Legumes with their nitrogen fixing potential are ideal partners in many intercropping systems. Experts in intercropping discuss beneficial effects of intercropping, practical results and motivation to adopt intercropping practices on the route to sustainable agriculture and gardening.
Intercropping, other than crop rotation, means planting and harvesting more than one plant at a time. Onions go with strawberries, lentils need a pillar to climb on, such as barley. The famous three sisters of the maize, bean and pumpkin Milpa are another example. Even permaculture is just highly diversified intercropping.
Legumes, with their nitrogen fixing potential are ideal partners in many intercropping systems.
Their diversity adds to the resilience of farming systems and reduces the need for external inputs on the field and in gardens. However, intercropping also comes with practical challenges and requires some deeper agroecological understanding in farming and horticulture.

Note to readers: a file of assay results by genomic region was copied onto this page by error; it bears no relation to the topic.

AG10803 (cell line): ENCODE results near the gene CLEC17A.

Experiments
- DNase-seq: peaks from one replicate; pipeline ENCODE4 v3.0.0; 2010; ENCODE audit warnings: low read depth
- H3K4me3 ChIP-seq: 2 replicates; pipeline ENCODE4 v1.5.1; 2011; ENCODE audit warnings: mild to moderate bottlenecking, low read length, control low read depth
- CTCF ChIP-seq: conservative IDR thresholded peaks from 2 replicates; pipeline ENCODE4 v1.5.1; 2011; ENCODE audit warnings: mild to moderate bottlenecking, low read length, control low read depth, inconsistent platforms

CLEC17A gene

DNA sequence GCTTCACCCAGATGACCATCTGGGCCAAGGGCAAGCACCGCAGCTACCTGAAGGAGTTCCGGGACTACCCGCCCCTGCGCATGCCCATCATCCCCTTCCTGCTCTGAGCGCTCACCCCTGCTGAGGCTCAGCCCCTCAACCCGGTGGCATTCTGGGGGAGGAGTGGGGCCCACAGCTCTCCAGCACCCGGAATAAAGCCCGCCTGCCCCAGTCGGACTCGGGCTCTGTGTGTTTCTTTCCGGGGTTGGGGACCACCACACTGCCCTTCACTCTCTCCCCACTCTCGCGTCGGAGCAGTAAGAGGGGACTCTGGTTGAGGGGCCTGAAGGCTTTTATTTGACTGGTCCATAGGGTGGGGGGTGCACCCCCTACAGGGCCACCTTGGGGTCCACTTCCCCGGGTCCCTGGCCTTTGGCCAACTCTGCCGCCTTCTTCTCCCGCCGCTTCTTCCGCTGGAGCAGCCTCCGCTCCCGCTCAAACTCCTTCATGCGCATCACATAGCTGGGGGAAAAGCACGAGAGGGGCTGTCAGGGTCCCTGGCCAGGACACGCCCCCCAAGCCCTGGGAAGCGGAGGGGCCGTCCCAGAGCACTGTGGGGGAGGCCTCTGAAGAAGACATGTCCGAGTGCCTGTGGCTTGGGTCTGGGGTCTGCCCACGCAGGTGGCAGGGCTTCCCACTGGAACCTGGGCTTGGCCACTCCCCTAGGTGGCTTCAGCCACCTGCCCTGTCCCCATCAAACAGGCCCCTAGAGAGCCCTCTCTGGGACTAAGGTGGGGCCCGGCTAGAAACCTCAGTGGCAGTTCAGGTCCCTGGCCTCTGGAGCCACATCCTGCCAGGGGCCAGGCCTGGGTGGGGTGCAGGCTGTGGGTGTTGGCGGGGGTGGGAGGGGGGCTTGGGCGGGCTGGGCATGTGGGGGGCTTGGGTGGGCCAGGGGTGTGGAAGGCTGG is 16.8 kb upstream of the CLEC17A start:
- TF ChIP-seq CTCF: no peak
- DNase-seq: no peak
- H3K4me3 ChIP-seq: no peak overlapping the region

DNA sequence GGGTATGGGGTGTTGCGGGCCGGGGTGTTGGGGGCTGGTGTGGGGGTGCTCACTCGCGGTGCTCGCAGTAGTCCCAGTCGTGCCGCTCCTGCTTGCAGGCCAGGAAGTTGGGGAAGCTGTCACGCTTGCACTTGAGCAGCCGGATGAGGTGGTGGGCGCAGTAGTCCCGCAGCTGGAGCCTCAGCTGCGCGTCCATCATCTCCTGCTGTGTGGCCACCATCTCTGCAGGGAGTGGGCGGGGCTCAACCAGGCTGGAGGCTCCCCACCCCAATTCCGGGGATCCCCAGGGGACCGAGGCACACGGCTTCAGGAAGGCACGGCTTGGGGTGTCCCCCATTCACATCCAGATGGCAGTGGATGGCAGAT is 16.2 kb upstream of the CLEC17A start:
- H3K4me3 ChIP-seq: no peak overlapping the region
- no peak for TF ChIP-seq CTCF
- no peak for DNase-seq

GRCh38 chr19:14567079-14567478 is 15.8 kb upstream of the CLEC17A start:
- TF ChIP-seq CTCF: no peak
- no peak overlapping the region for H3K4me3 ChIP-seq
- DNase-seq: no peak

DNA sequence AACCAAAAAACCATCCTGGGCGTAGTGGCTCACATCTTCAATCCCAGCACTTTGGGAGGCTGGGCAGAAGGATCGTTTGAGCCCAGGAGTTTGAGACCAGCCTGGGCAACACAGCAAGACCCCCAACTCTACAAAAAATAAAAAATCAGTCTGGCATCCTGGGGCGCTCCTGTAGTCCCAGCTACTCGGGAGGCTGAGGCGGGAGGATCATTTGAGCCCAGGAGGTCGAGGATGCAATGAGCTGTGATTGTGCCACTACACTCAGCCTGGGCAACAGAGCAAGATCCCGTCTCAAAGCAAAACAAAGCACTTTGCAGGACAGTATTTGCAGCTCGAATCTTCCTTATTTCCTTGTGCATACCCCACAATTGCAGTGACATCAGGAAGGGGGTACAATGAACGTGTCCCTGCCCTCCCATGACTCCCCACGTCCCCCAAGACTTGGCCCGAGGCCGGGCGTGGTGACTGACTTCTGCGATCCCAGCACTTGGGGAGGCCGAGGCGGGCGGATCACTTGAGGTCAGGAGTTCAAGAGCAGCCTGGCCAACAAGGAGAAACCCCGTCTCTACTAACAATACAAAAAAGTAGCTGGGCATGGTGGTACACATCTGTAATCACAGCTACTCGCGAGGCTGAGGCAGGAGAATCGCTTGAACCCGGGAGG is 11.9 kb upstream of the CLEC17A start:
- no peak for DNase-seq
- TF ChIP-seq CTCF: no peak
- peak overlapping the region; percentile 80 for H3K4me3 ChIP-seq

The president of the Seed Association of Serbia, Prof. Dr. Svetlana Balesevic Tubic, with long experience in the field of legumes and Dr. Djura Karagic, expert in intercropping, presented and discussed beneficial effects of intercropping practical results and motivations to adopt intercropping practices on the route to sustainable agriculture and gardening.
Practical results of intercropping tests with farmers in Sweden and in Germany were presented by Nicolas Carton, specialized in cereal-legume intercropping.